The COVID-19 global pandemic has had profound social, economic and geo-political impact across the globe. In East Africa, countries have attempted to face this issue in the context of resource challenged national healthcare systems. Organised crime groups (OCGs) however have sought to exploit the vulnerabilities in society, which have developed following fundamental changes in population behaviours as a result of fear and often misinformation concerning the pandemic. Challenges in regulatory authority autonomy combined with widespread adoption in East African of misinformation on COVID-19 create an ideal operating environment for OCGs. This has encouraged OCGs to move into the illicit medications market over other forms of crime. A COVID-19 related hysteria has maximised profits for organised crime in this field, whilst enabling relatively risk free activity for criminals. This activity has included increased importations of counterfeit and substandard medications from Asia as well as the acquisition of powerful painkillers to sell on the black market.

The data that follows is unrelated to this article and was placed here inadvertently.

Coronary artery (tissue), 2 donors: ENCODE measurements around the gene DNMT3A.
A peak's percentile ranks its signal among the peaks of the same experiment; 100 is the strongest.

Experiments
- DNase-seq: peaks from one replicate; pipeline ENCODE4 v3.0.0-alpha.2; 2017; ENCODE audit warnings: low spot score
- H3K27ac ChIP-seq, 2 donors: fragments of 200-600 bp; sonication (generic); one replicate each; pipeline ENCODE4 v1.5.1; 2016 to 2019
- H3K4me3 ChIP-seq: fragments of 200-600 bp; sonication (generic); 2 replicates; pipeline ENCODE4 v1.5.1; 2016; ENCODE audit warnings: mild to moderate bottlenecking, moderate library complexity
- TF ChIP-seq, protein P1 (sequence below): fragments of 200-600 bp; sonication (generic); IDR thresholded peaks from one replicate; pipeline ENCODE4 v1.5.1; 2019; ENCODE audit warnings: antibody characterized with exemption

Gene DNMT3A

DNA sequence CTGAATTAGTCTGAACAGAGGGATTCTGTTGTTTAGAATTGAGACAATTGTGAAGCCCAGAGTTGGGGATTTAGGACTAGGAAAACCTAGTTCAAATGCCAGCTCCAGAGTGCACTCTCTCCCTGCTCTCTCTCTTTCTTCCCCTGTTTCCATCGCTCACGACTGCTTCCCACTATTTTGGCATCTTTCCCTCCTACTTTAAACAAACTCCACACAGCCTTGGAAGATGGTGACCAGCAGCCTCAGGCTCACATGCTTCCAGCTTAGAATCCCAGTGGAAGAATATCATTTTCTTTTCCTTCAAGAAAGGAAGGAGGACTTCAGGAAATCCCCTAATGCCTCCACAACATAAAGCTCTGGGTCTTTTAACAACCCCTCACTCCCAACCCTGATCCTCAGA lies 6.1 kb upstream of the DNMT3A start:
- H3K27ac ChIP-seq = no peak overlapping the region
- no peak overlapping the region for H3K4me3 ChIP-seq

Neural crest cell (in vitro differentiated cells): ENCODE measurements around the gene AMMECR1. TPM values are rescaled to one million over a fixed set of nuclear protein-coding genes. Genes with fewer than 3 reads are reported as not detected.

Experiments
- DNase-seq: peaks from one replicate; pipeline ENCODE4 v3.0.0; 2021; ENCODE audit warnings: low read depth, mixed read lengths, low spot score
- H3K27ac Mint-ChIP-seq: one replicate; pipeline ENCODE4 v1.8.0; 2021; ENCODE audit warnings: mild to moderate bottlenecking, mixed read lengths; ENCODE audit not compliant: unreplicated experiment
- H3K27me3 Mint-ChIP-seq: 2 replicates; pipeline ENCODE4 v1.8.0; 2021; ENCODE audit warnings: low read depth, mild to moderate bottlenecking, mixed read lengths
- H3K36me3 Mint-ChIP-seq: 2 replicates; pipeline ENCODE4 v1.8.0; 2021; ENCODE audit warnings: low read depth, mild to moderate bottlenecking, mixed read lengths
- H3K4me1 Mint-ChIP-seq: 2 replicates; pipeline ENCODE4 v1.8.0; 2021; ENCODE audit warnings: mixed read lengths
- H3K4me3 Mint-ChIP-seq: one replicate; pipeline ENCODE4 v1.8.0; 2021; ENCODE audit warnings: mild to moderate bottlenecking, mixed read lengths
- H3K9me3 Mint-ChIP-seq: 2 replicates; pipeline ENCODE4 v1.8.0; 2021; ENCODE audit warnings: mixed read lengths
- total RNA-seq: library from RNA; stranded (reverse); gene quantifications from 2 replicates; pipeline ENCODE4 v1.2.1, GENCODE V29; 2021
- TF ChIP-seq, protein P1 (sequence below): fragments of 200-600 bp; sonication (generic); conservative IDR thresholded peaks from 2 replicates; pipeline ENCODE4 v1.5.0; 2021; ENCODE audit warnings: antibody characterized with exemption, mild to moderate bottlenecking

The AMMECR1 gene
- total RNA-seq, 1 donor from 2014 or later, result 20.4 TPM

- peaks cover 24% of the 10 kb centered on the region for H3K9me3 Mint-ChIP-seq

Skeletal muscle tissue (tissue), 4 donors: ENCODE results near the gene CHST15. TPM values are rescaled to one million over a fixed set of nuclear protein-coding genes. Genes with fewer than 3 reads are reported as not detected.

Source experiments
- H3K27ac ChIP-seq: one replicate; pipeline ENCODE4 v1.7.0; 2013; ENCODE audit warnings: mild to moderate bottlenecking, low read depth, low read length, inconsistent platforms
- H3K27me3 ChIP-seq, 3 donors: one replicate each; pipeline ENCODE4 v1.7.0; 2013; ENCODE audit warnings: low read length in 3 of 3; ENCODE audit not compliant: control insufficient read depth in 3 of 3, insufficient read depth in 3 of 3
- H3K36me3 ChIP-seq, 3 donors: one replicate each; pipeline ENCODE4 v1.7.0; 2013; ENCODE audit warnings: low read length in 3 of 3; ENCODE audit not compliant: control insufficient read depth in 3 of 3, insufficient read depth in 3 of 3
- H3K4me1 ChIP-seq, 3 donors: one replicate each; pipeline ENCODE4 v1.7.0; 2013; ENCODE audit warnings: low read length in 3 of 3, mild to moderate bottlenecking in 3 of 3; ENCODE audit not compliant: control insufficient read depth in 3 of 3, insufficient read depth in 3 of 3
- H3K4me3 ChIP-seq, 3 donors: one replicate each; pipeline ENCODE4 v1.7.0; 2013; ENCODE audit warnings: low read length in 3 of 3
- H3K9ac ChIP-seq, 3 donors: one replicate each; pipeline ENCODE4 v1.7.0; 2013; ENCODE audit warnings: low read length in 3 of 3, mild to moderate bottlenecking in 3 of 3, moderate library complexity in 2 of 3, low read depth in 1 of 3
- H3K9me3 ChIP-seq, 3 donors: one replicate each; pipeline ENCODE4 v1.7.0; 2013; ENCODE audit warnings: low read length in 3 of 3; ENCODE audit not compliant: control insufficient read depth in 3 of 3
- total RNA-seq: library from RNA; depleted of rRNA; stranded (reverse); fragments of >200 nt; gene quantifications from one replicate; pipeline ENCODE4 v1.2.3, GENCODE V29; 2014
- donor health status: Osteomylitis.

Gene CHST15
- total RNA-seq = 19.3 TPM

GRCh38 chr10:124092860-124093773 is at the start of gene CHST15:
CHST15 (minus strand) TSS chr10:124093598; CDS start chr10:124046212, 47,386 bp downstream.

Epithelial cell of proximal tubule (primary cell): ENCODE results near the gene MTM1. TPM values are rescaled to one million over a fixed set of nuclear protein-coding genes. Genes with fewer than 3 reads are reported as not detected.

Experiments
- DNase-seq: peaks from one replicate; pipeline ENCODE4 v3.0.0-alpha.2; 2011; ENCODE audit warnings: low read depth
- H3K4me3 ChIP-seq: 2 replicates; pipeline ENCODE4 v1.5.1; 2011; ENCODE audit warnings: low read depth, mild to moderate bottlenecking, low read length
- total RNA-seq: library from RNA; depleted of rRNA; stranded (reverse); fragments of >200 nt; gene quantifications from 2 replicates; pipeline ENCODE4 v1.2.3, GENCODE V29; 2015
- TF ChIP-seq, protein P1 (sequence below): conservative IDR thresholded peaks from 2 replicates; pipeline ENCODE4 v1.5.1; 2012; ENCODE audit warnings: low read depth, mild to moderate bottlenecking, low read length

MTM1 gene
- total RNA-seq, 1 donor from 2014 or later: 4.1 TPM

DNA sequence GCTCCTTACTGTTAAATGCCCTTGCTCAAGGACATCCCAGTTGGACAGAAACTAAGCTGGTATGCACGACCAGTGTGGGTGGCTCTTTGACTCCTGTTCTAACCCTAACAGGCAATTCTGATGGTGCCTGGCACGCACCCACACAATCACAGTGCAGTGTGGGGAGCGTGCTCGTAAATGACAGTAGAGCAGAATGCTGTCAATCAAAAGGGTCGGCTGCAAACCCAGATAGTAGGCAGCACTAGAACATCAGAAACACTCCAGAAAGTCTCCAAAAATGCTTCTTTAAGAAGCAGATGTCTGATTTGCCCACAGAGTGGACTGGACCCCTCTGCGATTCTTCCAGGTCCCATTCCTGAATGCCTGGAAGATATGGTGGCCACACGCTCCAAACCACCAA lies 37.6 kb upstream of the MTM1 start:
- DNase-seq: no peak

It is the activities of OCGs in the COVID-19-era illicit medications market in East Africa that are enabling increased levels of addiction to powerful painkilling medications and leading to deaths resulting from fake medications for chronic as well as life threatening conditions. This trade is also amplifying the impact of COVID-19 on East African healthcare systems. The trade in black market medications originally intended for hospitals has increased the difficulties for healthcare systems to cope with any subsequent second or third wave of COVID-19.
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